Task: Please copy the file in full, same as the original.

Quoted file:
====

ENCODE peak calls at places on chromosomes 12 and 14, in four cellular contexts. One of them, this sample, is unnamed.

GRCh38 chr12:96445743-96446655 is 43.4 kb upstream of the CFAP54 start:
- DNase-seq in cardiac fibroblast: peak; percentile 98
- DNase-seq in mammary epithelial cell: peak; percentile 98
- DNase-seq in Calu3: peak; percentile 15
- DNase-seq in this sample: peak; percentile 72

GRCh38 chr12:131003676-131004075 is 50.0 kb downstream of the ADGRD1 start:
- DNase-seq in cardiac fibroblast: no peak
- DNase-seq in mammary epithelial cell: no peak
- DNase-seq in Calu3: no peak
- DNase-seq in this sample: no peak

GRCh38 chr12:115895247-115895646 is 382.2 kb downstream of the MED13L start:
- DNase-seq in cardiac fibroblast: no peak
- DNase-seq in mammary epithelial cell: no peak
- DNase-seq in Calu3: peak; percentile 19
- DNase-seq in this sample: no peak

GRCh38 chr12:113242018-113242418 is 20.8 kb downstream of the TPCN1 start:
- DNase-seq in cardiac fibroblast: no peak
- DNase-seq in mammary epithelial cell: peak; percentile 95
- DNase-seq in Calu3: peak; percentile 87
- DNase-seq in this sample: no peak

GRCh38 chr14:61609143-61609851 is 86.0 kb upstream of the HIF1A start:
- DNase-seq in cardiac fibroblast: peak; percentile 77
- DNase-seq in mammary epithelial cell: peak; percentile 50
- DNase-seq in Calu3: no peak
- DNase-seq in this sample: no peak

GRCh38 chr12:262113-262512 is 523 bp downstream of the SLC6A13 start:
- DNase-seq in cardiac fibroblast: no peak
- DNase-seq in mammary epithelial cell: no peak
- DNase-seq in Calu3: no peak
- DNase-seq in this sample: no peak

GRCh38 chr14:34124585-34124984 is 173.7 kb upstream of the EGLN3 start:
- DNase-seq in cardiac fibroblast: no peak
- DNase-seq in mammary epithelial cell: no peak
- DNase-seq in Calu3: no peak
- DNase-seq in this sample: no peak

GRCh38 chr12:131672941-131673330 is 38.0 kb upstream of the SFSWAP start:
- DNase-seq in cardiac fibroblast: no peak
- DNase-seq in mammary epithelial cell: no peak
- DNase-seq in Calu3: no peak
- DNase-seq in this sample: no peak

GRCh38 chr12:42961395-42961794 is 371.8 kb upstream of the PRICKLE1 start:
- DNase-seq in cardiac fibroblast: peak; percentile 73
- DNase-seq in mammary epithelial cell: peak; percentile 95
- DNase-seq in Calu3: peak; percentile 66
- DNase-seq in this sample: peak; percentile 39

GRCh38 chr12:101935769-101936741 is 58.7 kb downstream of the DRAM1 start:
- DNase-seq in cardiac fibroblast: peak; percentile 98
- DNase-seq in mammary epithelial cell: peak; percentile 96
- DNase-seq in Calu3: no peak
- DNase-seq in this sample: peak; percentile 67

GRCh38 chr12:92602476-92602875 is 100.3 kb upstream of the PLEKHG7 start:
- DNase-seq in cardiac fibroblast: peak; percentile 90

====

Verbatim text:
ENCODE peak calls at places on chromosomes 12 and 14, in four cellular contexts. One of them, this sample, is unnamed.

GRCh38 chr12:96445743-96446655 is 43.4 kb upstream of the CFAP54 start:
- DNase-seq in cardiac fibroblast: peak; percentile 98
- DNase-seq in mammary epithelial cell: peak; percentile 98
- DNase-seq in Calu3: peak; percentile 15
- DNase-seq in this sample: peak; percentile 72

GRCh38 chr12:131003676-131004075 is 50.0 kb downstream of the ADGRD1 start:
- DNase-seq in cardiac fibroblast: no peak
- DNase-seq in mammary epithelial cell: no peak
- DNase-seq in Calu3: no peak
- DNase-seq in this sample: no peak

GRCh38 chr12:115895247-115895646 is 382.2 kb downstream of the MED13L start:
- DNase-seq in cardiac fibroblast: no peak
- DNase-seq in mammary epithelial cell: no peak
- DNase-seq in Calu3: peak; percentile 19
- DNase-seq in this sample: no peak

GRCh38 chr12:113242018-113242418 is 20.8 kb downstream of the TPCN1 start:
- DNase-seq in cardiac fibroblast: no peak
- DNase-seq in mammary epithelial cell: peak; percentile 95
- DNase-seq in Calu3: peak; percentile 87
- DNase-seq in this sample: no peak

GRCh38 chr14:61609143-61609851 is 86.0 kb upstream of the HIF1A start:
- DNase-seq in cardiac fibroblast: peak; percentile 77
- DNase-seq in mammary epithelial cell: peak; percentile 50
- DNase-seq in Calu3: no peak
- DNase-seq in this sample: no peak

GRCh38 chr12:262113-262512 is 523 bp downstream of the SLC6A13 start:
- DNase-seq in cardiac fibroblast: no peak
- DNase-seq in mammary epithelial cell: no peak
- DNase-seq in Calu3: no peak
- DNase-seq in this sample: no peak

GRCh38 chr14:34124585-34124984 is 173.7 kb upstream of the EGLN3 start:
- DNase-seq in cardiac fibroblast: no peak
- DNase-seq in mammary epithelial cell: no peak
- DNase-seq in Calu3: no peak
- DNase-seq in this sample: no peak

GRCh38 chr12:131672941-131673330 is 38.0 kb upstream of the SFSWAP start:
- DNase-seq in cardiac fibroblast: no peak
- DNase-seq in mammary epithelial cell: no peak
- DNase-seq in Calu3: no peak
- DNase-seq in this sample: no peak

GRCh38 chr12:42961395-42961794 is 371.8 kb upstream of the PRICKLE1 start:
- DNase-seq in cardiac fibroblast: peak; percentile 73
- DNase-seq in mammary epithelial cell: peak; percentile 95
- DNase-seq in Calu3: peak; percentile 66
- DNase-seq in this sample: peak; percentile 39

GRCh38 chr12:101935769-101936741 is 58.7 kb downstream of the DRAM1 start:
- DNase-seq in cardiac fibroblast: peak; percentile 98
- DNase-seq in mammary epithelial cell: peak; percentile 96
- DNase-seq in Calu3: no peak
- DNase-seq in this sample: peak; percentile 67

GRCh38 chr12:92602476-92602875 is 100.3 kb upstream of the PLEKHG7 start:
- DNase-seq in cardiac fibroblast: peak; percentile 90